…continued from Using Envy to Reach Your Goals
For a moment let’s look at the natural law of cause and effect and its impact on our everyday lives. For every action there is a reaction. Anytime we take an action (cause) something happens (effect). This is not a difficult principle to grasp. But sometimes we get so focused on what we want to happen or expect to happen that we miss the real effect altogether. Or worse, we do not take responsibility for the effect because it differs from the way we envisioned it, or it occurs so long after the fact that we refuse to see a causal connection.
As we have learned, desire is the first cause of disillusionment and disappointment. This unquenchable thirst causes us to exert our will to get what we want, but this exertion of will always has consequences—consequences that we are responsible for. These fruits of our actions are, relatively, either good or bad.
A good action produces a good effect; a bad action, a bad effect. This has nothing to do with moral judgment or reward and punishment. It is simply a straightforward manifestation of the law of cause and effect. And sometimes the results can be life-altering.
A series of volitional actions (cause) cost Tricia her job (effect). (We will not define any of what transpired here as good or bad, as everything is relative, and perhaps Tricia’s job loss will in the end be a good thing for her.) Tricia worked as a manager for a large hotel chain overseeing the housekeeping staff, which was part of a large union. Because of the service nature of the business and its close contact with the public, there were many rules and regulations that the staff was required to follow. And it was incumbent upon the managers to enforce these rules.
One such regulation was that female room attendants wear panty hose under their uniforms. Tricia suspected a room attendant of flouting this requirement (she had just asked her to remove some jewelry that was also against regulations) because when asked to change, it took less time than Tricia thought it should. So Tricia lifted up the room attendant’s dress to see for herself. This volitional action had consequences that only Tricia is responsible for. It is irrelevant here whether the room attendant was abiding by the rules or not. What is relevant is that when Tricia lifted up the uniform (her volitional action) she should have known that she was flagrantly abusing the strict codes that regulated her own behavior as a manager.
The union got involved, of course, and management was called in. Tricia was given an opportunity to apologize for her behavior in a small forum. But she was willfully defensive, and her meek apology was clearly insincere. The apology wasn’t accepted, things escalated and Tricia was given another chance to make amends to a larger group, but her stubborn pride kept her from it. Management was then forced to terminate Tricia, who sees herself as a victim and self-righteously points to the room attendant for causing the problem. What she can’t see yet is the clear cause and effect scenario, stuck as she is in the haze of self-justification. But her actions (cause) were clearly responsible for getting her fired (effect).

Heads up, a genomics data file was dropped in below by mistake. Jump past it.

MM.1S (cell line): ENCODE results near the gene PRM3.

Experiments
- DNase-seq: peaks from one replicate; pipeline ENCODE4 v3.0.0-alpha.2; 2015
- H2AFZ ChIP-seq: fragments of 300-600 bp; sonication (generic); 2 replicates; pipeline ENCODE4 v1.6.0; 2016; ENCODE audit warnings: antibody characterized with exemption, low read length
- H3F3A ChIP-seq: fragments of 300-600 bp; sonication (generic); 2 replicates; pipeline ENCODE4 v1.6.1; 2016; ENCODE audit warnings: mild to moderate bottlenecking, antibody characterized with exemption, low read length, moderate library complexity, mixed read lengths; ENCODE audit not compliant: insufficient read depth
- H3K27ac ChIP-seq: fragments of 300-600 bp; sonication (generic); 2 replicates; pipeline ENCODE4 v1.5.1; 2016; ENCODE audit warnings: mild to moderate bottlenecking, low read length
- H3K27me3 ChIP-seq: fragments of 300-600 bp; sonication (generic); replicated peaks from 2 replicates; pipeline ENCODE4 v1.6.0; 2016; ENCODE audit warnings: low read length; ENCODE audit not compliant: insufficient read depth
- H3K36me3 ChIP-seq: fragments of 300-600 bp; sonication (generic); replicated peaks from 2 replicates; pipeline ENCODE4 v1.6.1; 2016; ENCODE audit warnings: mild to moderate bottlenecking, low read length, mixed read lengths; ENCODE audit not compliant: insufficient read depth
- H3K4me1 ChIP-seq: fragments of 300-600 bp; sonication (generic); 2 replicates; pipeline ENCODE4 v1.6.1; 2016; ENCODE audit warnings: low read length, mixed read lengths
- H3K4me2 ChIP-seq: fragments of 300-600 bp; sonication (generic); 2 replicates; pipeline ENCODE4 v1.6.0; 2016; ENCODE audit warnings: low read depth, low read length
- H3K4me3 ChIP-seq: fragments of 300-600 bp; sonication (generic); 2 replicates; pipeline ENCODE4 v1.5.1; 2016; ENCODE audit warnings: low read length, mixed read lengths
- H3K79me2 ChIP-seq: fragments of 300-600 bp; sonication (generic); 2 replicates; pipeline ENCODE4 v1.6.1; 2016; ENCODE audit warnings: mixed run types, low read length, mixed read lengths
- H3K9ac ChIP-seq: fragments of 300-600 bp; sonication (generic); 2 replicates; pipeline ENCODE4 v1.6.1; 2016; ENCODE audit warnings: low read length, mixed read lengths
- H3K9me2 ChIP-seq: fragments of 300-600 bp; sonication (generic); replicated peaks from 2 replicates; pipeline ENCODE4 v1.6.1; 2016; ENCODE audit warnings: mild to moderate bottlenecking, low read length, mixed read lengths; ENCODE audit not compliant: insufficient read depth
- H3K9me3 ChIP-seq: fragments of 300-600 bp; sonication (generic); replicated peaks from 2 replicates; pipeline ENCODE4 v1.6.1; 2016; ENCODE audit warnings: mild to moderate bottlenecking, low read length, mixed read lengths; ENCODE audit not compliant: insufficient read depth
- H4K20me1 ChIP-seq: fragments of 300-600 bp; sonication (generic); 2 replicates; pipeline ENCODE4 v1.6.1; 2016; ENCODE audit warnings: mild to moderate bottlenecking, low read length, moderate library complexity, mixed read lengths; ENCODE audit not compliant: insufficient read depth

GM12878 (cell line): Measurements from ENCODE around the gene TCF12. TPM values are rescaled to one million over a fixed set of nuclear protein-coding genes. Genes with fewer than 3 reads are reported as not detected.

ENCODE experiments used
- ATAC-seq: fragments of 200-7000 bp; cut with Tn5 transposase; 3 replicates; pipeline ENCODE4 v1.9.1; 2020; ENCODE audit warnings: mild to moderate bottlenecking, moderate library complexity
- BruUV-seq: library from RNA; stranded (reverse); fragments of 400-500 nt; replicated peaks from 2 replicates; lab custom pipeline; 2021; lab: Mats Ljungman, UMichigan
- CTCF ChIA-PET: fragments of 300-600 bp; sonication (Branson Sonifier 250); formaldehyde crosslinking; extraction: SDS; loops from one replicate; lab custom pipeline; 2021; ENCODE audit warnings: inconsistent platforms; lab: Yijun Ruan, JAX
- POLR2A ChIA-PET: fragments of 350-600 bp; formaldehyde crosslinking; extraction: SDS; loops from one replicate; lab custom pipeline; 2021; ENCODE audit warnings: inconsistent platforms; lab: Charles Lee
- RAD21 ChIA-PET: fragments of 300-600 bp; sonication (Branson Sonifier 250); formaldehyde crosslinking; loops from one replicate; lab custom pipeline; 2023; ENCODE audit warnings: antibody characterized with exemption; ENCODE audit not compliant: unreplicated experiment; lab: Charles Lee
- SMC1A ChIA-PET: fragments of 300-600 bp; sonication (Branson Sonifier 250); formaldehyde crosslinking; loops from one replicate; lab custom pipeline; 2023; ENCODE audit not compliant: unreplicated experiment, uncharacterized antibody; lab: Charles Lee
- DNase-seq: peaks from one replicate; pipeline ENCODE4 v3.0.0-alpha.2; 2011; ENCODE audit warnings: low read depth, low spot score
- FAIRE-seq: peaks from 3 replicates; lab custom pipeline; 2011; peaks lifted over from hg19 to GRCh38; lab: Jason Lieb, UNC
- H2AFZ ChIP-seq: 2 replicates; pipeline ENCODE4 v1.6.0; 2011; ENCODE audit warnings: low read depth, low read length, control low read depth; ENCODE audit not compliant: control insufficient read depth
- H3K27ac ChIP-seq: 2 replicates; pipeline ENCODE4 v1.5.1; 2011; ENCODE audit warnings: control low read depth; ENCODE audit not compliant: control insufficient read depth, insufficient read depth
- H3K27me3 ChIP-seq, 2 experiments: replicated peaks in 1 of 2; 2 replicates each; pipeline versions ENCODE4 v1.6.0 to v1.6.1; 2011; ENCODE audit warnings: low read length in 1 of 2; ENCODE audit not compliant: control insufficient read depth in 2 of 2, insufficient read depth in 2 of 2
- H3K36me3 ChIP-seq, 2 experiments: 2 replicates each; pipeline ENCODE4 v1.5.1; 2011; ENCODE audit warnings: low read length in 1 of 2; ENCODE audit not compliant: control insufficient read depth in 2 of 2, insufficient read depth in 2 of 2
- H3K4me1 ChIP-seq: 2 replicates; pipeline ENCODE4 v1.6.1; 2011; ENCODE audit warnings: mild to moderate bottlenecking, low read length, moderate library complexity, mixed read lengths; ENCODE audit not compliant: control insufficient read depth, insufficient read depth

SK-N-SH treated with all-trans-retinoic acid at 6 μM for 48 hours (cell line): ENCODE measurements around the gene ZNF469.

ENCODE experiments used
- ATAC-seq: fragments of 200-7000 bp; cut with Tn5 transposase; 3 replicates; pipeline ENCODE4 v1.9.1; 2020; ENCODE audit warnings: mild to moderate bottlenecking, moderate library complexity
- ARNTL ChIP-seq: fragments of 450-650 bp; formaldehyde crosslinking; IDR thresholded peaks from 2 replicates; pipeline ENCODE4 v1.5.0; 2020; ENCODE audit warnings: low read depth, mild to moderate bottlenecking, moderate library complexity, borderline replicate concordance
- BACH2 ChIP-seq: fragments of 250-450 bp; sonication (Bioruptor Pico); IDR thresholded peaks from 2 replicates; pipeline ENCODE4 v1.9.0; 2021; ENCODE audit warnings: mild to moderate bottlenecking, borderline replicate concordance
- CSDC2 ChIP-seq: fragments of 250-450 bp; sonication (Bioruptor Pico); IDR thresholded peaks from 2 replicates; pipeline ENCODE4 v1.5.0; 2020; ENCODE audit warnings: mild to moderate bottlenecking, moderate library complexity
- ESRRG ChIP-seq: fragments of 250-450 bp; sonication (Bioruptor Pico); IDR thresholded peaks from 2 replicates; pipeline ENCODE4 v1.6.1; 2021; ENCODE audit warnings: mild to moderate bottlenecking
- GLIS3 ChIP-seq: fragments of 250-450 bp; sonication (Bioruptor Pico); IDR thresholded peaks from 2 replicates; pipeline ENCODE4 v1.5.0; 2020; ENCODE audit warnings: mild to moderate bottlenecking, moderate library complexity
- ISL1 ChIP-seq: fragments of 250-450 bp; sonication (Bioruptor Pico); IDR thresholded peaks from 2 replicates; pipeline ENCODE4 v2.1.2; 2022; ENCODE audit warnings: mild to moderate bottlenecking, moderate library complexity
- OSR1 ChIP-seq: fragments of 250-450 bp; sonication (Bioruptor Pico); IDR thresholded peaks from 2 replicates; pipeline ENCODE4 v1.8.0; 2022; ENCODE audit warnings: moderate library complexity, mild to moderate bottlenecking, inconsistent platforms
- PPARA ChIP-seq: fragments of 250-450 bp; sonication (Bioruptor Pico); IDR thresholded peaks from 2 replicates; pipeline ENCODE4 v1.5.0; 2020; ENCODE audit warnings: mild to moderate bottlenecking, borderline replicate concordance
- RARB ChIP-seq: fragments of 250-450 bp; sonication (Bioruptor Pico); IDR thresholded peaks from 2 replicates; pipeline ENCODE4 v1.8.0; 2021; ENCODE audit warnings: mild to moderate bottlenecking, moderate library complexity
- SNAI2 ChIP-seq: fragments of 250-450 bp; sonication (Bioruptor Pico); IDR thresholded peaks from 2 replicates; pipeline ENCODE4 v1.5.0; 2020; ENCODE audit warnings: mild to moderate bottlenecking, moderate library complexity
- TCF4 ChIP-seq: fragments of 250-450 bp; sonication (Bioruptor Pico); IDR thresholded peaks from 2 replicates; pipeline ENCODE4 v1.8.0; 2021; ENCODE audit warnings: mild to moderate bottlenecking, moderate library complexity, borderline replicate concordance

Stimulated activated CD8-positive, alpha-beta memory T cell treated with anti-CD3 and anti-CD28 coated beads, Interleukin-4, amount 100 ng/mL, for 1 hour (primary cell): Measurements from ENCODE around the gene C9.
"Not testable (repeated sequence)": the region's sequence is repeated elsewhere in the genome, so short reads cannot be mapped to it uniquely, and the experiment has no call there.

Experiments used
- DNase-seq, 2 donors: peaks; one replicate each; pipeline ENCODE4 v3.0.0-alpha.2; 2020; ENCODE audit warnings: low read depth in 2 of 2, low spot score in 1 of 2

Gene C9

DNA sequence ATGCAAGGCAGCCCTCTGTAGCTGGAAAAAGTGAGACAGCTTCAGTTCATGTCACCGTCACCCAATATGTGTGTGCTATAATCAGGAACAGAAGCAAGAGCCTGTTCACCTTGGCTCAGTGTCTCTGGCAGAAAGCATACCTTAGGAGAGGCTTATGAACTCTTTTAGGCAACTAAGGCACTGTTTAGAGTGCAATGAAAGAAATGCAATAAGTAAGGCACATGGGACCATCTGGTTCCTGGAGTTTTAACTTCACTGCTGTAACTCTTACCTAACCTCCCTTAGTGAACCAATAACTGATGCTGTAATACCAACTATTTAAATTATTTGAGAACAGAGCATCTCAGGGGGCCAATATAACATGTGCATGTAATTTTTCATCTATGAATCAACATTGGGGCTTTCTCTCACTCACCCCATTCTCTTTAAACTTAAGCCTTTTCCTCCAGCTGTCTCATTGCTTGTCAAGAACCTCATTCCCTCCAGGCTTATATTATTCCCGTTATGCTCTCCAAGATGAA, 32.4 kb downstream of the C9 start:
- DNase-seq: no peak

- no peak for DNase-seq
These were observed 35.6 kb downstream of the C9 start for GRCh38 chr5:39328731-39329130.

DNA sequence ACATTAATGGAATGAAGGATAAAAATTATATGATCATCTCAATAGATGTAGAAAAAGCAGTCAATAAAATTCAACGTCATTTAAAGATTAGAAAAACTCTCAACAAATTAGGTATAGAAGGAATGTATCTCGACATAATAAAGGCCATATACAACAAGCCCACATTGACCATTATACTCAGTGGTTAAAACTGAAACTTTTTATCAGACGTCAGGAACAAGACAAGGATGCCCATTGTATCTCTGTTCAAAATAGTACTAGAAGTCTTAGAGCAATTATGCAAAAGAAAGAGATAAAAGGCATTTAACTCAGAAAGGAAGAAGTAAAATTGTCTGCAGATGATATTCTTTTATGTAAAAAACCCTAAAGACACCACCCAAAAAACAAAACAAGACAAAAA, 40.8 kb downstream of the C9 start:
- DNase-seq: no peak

Tricia will either slip even deeper into bitterness and resentment (which will affect her future employment possibilities) or use this experience as a stepping-stone to personal awareness and growth. She may decide that managing others is not her forte, or she will learn how to be a more compassionate and fair manager in the future. Whatever she decides, in order to be happy in her work life she must first take full responsibility for her part in the drama.
- Do you take responsibility for all your volitional actions? Or do you see yourself as a victim when something goes wrong and as a hero when things go right?
- Describe an incident at work that you feel went badly. Go back to the beginning and objectively look at your behavior all along the way. Where did you try to exert your will? Were you able to detach and let things take their natural course or did you attempt to interfere and try to control the outcome?
- Now describe an incident that ended up going well. Ask the same questions as above.
- In both cases can you see the principle of cause and effect operating, whether the result was good or bad? Write about this.
A normal response to accepting the truth that good actions create good effects and bad actions bad effects is to decide to only engage in good actions that will create good results. But this stance can get us into trouble. These good results can stimulate our craving for more good results, which will send us off into the world of more that is never satisfied. So perhaps it’s time to look at the alternative.
First we must come to an understanding that any volitional action, good or bad, simply keeps us caught in the cycle of desire and attachment. When we realize this we can move toward simply accepting things as they are. Sometimes things happen. Sometimes no one is responsible. It is just how it is, the way things go, life on life’s terms. This doesn’t mean that we should sit back and do nothing. For it is only when we take volitional actions—or those driven by self-will—that we get into trouble and cause ourselves pain. Actions taken with a pure heart and not attached to self-aggrandizement are simply actions taken. They are not subject to the usual consequences. Rarely do we suffer from the effects of such actions. We simply take in stride whatever the outcome is.
When we refrain from self-destructive volitional actions, we do the best we can and accept what comes. We detach ourselves from the wheel of desire and let ourselves just be. Only then do we experience peace and harmony no matter what happens around us.
To be continued…